So I can truthfully say that it was the box-office customers who made Frank Capra whatever he was or is. […] And yet, and yet – an ego like mine needed – nay, required – the plaudits of sophisticated criticism. Childlike, creativity thirsts for the heady wine of the connoisseur’s acclaim. The ‘Capra-corn’ barbs had pierced the outer blubber.
And so, Meet John Doe, my first completely independent film venture, was aimed at winning critical praises. […] Riskin and I would astonish the critics with contemporary realities: the ugly face of hate; the power of uniformed bigots in red, white, and blue shirts; the agony of disillusionment, and the wild dark passions of mobs […].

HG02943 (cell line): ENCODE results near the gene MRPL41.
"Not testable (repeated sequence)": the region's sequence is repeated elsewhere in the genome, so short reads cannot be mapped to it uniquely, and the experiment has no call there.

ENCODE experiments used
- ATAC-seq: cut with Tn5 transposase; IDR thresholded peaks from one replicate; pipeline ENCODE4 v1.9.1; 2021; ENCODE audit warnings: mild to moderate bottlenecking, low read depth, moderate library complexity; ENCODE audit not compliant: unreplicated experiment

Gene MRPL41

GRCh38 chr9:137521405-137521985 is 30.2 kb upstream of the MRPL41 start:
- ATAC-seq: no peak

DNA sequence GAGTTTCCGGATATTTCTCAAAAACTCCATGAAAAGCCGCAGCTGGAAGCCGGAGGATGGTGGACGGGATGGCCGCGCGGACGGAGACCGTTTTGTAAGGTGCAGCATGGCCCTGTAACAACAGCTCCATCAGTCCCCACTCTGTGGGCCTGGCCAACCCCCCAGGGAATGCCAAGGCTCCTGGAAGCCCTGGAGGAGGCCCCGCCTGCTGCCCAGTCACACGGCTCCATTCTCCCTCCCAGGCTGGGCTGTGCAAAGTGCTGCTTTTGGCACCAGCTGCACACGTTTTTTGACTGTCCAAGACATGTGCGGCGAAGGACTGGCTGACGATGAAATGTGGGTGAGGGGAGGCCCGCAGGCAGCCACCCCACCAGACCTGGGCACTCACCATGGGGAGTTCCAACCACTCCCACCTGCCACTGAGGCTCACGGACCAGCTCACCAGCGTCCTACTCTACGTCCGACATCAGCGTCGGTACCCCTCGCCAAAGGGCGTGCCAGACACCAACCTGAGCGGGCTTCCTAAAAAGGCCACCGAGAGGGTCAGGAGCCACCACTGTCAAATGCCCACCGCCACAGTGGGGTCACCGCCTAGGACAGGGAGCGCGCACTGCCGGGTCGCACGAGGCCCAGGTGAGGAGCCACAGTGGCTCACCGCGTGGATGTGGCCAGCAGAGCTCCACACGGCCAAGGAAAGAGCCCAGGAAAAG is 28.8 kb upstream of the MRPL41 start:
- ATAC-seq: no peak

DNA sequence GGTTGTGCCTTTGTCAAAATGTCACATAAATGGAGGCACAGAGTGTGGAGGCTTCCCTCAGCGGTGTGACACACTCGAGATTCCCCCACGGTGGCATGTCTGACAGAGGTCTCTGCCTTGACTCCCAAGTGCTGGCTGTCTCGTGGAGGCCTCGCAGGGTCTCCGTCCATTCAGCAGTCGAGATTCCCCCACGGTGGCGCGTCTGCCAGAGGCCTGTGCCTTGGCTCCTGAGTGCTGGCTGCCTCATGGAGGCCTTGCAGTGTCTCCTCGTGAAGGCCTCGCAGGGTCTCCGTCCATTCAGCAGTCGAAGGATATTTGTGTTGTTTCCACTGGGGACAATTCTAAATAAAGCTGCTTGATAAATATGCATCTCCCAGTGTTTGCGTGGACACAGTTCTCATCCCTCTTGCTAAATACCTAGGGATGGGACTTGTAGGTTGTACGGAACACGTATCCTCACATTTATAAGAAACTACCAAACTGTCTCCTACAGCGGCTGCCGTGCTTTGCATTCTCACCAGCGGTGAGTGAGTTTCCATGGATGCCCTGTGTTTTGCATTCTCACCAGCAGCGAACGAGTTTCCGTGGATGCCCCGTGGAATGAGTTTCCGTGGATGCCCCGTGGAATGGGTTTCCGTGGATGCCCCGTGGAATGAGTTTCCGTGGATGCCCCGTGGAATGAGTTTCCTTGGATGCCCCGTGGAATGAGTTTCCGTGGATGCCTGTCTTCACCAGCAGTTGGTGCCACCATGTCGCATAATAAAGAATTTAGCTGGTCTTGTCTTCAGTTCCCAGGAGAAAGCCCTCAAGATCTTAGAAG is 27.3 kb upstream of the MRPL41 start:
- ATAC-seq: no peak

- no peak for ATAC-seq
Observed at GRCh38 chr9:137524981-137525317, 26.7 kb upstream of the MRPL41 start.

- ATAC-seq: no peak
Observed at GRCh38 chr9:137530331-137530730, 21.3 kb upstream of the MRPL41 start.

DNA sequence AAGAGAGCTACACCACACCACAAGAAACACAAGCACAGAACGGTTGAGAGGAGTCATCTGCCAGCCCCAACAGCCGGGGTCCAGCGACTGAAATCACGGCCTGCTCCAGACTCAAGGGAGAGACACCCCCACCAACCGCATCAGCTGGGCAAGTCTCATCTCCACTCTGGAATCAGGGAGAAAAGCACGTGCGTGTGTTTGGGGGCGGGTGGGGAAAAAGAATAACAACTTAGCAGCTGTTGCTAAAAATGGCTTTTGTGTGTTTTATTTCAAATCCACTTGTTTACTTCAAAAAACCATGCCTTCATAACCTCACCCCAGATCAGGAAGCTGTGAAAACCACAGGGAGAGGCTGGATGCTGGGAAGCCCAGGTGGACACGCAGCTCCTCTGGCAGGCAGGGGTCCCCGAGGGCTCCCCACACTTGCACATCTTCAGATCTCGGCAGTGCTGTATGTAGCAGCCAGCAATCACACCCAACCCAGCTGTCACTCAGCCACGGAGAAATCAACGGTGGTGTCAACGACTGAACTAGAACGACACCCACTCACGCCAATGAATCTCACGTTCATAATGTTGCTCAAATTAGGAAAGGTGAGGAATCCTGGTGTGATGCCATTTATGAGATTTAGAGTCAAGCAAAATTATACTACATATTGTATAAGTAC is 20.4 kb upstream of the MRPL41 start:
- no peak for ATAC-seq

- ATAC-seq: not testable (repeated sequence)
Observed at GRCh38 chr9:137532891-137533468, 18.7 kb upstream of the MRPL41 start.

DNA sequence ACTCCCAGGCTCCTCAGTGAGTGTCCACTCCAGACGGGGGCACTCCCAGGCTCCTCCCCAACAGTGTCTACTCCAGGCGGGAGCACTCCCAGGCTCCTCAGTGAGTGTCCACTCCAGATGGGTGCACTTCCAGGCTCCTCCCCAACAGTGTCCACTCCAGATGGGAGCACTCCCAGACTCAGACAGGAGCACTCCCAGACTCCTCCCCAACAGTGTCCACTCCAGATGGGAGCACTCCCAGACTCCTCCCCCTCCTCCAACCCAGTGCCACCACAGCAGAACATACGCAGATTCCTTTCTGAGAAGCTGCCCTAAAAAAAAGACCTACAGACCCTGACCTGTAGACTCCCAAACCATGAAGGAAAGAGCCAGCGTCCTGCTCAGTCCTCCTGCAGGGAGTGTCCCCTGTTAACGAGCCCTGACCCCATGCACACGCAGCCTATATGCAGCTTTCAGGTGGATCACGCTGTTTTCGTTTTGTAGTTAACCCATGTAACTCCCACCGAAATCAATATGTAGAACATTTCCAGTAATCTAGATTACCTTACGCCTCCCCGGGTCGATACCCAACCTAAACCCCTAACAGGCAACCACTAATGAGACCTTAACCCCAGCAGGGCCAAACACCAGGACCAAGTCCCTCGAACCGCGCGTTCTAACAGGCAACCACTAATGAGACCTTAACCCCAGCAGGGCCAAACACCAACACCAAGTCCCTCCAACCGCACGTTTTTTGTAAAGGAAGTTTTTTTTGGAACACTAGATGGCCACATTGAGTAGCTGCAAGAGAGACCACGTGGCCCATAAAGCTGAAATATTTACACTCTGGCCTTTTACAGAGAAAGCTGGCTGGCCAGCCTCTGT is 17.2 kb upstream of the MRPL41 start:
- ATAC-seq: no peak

We had abandoned our usual formula—a sane, honest ‘man of the people,’ thrust into a confrontation with the forces of evil, wins out with his innate goodness. This time our hero was a bindle stiff, a drifting piece of human flotsam as devoid of ideals as he was of change in his pocket. When the forces of evil tempt him—fine; no skin off his nose if they call him John Doe, the ‘Messiah of goodness,’ in exchange for steaks and fancy clothes. But—discovering he is being used to delude and defraud thousands of innocent people, he rebels. When he tries to tell the deluded people that he had been a fraud, but now believes as they do, the people turn on him, try to tear him limb from limb. So far so good. But now, what happens to John Doe?... In desperation—setting some kind of a pointless record—I was to photograph five different endings, and then try them out on theater audiences […]. — FC